Palestinians seek Irish support for UN vote


PALESTINIANS HAVE “high expectations” regarding Ireland’s decision on whether to support a bid to seek recognition of a Palestinian state at the United Nations in September, a senior Fatah official has said on a visit to Dublin.

Nabil Shaath, a former Palestinian Authority foreign minister, arrived in Ireland on Sunday for a four-day visit aimed at lobbying the Government, Opposition parties and civil society groups over the push for statehood.

Last month Tánaiste and Minister for Foreign Affairs Eamon Gilmore said the Government would consider the matter “very carefully”, taking into account “Ireland’s long-standing support for the achievement of a Palestinian state, the exact terms and nature of what may be proposed, the positions of EU partners and other friends, the progress on the wider peace process, and our assessment of the practical impact of any such decision.”

Shaath said he welcomed such statements as “favourable, in general positive, but not conclusive yet”.

“Ireland has been one of the most positive countries in relation to Palestinian rights and the Palestinian cause,” he said. “Therefore the expectations in Palestine about Ireland are much higher.” UN membership requires a recommendation from the security council and approval by two-thirds of the general assembly. Given that the US has indicated it will veto any bid for Palestinian statehood at the security council, the Palestinians plan to ask the general assembly to accept Palestine as a non-member observer state.

“We may have to start as an observer state, but that is still a state,” said Shaath. “It would allow us membership of all the UN-related organisations including the International Criminal Court and the International Court of Justice. This would allow us a lot of freedom of action to put pressure on Israel to move towards serious negotiations, leading to an end to occupation and the achievement of a negotiated peace.”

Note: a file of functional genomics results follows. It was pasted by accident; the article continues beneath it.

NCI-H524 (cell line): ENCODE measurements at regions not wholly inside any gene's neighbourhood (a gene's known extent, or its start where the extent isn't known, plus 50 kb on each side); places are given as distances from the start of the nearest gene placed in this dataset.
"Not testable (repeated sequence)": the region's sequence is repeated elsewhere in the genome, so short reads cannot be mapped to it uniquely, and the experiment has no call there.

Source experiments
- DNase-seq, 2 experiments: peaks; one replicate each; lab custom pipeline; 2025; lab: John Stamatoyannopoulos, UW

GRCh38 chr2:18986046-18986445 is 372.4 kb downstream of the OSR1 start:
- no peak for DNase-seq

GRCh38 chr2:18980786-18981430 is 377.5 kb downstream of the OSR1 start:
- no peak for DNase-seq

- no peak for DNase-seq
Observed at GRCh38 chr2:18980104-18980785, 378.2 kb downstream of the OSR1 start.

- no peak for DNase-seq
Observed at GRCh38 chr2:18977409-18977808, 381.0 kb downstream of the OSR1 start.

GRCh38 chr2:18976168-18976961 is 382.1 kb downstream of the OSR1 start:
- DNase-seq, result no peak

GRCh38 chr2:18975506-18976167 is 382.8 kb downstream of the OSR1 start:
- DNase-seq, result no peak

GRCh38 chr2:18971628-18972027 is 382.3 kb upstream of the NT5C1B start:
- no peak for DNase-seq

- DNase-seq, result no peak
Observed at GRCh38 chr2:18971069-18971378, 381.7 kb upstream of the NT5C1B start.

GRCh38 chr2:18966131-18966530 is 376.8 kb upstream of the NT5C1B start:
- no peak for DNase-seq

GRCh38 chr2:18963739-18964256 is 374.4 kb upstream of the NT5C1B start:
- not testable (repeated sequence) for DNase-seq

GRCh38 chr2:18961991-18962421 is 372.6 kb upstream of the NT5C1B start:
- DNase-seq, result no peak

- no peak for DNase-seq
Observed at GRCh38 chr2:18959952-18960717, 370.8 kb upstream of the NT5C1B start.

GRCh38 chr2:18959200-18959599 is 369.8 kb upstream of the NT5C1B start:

Palestinian Authority officials have been lobbying individual countries to recognise a Palestinian state. Shaath said almost 120 countries had already done so.

“This is part of a whole plan of non-violent struggle. We are moving to obtain more recognitions, to keep those who already recognise us motivated to vote for us, and to try to persuade other countries to stay neutral and not create obstacles for us.”

Palestinian prime minister Salam Fayyad raised eyebrows recently by saying recognition of a Palestinian state would largely be a symbolic victory and would not change the reality of Israeli occupation. He also warned against raising the expectations of ordinary Palestinians.

“[Salam Fayyad] is a Lone Ranger in this thing,” said Shaath. “I’m very sorry that he did that, not sorry because what he said is untrue – there is some truth in it – but it was totally inappropriate for the prime minister to voice his scepticism at this moment, when [Palestinian president Mahmoud Abbas] and almost everybody else including Hamas is behind our quest for recognition.”

Shaath said no one was under any illusions about what a declaration of statehood might lead to, but he insisted the symbolism was important. “Nobody believes that if we get recognition, we will get the Israelis out. We have not promised that it will end the occupation. [Recognition] is useful, it is a process. It is not a one-shot affair.”

Shaath argued that raising expectations was important as a preventative measure against potential radical elements. “If we are going to let our people feel that non-violent means will not take them anywhere, this makes them a prime target for any incitement to go back to violence, and that would be very costly for both Palestinians and Israelis.”